Culture group

Behaviors Observed


Number  ______


Communication Style

Emotional Expression

Gestures or Body Language

Eye Contact or Physical Contact

People do not say what they are thinking

Not an honest display of emotions


Negative feelings are hidden

Very few gestures


Smiles that do not seem genuine

Avoid eye contact


Shake hands at the end of the conversation

Based on these behaviors, what do you believe to be some of the characteristics of this culture?


  1. Once students have had a chance to view all of the skits from each of the other culture groups, they should work together with their group members for about 15 minutes to compare notes, discuss observations, and brainstorm ideas about characteristics of each culture. Characteristics should be recorded in the Skit Observation Table.
  2. After groups have had sufficient time to discuss and record characteristics, bring the class back together. Tell students that they will now share ideas in order to attempt to create a description of each cultural group.
  3. Label four sections of the board or four pieces of chart/poster paper with culture group 1, culture group 2, etc. Tell students that you will record the characteristics they share about each culture group and that they should also copy the information into their notebooks.
  4. Remind students that this is just a learning experience and that no one assumes any student shares the behaviors or characteristics of the culture group they represented for the activity.
  5. Beginning with Culture Group 1 on the board or chart/poster paper, have students volunteer to share characteristics that were observed during the skit. Continue with each culture group until a list of characteristics has been recorded for each one.

Activity Two: Descriptive Brainstorming


  1. Explain to students that now that a profile of each culture group has been established, the next step is to list words or phrases that describe each culture group. At this point, you can share the culture group Descriptions (Appendix A) either by photocopying, projecting, or having students read them aloud, to provide students with as much information as possible.
  2. Divide the class into four large groups or, if you have a large class, create smaller sections and assign each one a culture group to focus on. Provide students with chart/poster paper and markers to record their list.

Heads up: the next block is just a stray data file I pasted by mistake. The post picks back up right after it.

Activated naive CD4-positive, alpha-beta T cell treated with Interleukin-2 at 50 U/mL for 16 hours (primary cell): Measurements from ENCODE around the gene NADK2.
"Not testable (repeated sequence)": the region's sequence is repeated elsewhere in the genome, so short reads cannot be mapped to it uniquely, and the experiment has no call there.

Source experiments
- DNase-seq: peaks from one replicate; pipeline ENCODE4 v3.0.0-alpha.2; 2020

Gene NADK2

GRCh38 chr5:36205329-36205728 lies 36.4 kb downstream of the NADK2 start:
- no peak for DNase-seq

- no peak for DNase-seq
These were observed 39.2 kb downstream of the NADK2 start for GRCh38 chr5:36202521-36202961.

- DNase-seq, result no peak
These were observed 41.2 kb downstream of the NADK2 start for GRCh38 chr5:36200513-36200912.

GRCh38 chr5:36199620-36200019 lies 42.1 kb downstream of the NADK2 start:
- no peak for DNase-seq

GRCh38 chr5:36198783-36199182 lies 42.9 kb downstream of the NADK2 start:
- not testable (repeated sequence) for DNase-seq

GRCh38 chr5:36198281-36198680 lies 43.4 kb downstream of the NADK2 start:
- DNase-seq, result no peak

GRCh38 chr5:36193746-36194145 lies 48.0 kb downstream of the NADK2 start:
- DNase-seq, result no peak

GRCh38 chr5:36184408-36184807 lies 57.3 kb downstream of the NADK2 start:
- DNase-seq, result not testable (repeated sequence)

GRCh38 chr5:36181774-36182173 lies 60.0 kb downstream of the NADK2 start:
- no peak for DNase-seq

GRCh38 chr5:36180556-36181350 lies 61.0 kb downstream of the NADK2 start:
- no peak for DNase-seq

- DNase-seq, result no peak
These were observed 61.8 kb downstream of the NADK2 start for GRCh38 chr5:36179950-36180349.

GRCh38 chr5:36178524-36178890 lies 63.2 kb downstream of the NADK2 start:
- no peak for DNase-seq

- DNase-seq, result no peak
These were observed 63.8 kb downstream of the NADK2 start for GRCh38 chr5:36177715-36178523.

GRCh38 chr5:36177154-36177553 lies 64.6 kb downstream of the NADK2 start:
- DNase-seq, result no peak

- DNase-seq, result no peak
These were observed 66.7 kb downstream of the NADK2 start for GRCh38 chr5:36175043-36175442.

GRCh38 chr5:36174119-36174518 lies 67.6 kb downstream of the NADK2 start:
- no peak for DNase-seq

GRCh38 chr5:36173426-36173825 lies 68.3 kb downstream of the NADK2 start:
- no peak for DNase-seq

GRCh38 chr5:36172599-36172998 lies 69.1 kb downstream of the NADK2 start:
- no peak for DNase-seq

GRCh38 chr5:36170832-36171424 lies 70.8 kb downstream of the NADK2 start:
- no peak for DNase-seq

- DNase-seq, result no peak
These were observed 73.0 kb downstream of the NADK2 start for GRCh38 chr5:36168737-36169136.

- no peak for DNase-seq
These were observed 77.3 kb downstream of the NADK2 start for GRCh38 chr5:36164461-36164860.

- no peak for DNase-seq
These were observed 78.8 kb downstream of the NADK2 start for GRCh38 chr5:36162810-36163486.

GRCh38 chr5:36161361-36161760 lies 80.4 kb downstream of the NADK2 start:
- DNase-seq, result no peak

3. Tell students that they should carefully read the description and profile of their newly assigned culture group and think about positive and negative descriptions that may be used to describe the group. Inform the class that they will have 10 minutes to record as many positive and negative words as they can to describe the culture group they have been assigned. Have each group elect a recorder to write down student responses.
  4. Provide ample time for groups to review the list of characteristics generated about their assigned cultural group during the first activity, as well as the original culture group Description.
  5. Then, set a timer for 10 minutes and allow students to begin recording their one-word descriptions.
  6. Move around the room and ensure that students are generating a list of positive and negative descriptors. If needed, prompt students to come up with additional words to describe each culture group by asking questions such as:
    1. What are some positive aspects of this culture group? What do you think they would do well? What would people like about someone from this group?
    2. What are some negative aspects of this culture group? What do you think they would not be very good at? What would people dislike about someone from this group?
  7. Once time is up, have each group select one student to share what their group wrote down to describe the others. Give each group ample time to share their list.
  8. After each group presents their list, have students recall the culture group to which they belonged during Activity 1. Ask students to read the list of descriptors generated for that culture group closely, and to reflect on the following questions in their notebooks:
    1. What descriptors would you characterize as positive? Which ones are negative? Create a list for each.
    2. Which of the positive descriptors do you agree with most? Which do you disagree with? Why?
    3. Which of the negative descriptors do you agree with most? Which do you disagree with? Why?
    4. Do you think this is a fair representation of the culture group you represented during the skit? Why or why not?
  9. Ask students to find a partner that was assigned to a different culture group during Activity 1. Have partners share the reflections they recorded in their notebooks.
  10. Once partners have had time to discuss reflections, ask students to volunteer to share their feelings about this experience and whether their culture group was described accurately or not. Encourage students to discuss the implications of this activity beyond the classroom.
  11. After the activity is complete, collect all materials for use during upcoming classes.

Next week, students will continue to think critically about culture as they add to their initial ideas about what makes up culture on the Culture Thinking Map from Week 1. Students will also begin to discuss and reflect on how cultural differences can make intercultural communication challenging at times. 

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Week 3 - Thinking About Intercultural InteractionsExpand